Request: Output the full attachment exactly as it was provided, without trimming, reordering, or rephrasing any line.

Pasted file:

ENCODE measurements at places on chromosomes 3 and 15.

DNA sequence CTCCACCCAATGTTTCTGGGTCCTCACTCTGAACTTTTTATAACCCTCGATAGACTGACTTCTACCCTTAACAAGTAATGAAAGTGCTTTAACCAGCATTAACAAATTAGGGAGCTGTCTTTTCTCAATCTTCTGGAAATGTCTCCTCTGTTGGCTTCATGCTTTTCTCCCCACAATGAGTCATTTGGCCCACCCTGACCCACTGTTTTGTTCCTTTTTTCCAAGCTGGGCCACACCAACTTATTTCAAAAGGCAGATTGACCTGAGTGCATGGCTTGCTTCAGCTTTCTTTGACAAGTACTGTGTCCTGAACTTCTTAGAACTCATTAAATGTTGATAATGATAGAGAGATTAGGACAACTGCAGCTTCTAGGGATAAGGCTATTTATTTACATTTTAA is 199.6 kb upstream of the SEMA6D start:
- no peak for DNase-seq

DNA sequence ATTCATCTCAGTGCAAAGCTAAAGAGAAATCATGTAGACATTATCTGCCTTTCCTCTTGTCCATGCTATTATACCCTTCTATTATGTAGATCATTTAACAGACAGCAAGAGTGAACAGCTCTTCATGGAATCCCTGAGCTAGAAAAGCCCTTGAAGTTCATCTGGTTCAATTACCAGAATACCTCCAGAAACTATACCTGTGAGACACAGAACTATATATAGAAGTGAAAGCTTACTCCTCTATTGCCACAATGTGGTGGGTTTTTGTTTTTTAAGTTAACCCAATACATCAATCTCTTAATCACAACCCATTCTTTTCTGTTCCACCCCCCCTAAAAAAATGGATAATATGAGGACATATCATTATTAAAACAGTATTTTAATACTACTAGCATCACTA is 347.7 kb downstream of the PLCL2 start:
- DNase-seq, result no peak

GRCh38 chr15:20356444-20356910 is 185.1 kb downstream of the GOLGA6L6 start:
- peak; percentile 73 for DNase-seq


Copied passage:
ENCODE measurements at places on chromosomes 3 and 15.

DNA sequence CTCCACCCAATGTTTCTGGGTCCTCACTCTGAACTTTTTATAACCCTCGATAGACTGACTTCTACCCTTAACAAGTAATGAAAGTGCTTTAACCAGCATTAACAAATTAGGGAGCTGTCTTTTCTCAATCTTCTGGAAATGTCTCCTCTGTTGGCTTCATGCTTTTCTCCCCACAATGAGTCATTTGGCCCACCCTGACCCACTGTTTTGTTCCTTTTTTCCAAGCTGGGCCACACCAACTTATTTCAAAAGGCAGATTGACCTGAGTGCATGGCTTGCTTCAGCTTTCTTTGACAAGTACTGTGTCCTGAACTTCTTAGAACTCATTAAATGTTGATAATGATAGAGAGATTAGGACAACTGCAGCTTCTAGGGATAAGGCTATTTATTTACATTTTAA is 199.6 kb upstream of the SEMA6D start:
- no peak for DNase-seq

DNA sequence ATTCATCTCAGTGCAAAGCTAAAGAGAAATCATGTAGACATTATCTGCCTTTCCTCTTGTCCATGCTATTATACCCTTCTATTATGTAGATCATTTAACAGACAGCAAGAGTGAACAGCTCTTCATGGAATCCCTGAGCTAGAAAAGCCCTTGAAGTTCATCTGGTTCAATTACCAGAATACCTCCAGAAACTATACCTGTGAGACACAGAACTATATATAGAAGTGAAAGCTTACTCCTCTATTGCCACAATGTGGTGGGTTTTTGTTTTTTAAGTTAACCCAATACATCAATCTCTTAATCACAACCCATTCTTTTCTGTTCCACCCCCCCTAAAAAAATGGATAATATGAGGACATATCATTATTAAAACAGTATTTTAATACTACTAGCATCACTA is 347.7 kb downstream of the PLCL2 start:
- DNase-seq, result no peak

GRCh38 chr15:20356444-20356910 is 185.1 kb downstream of the GOLGA6L6 start:
- peak; percentile 73 for DNase-seq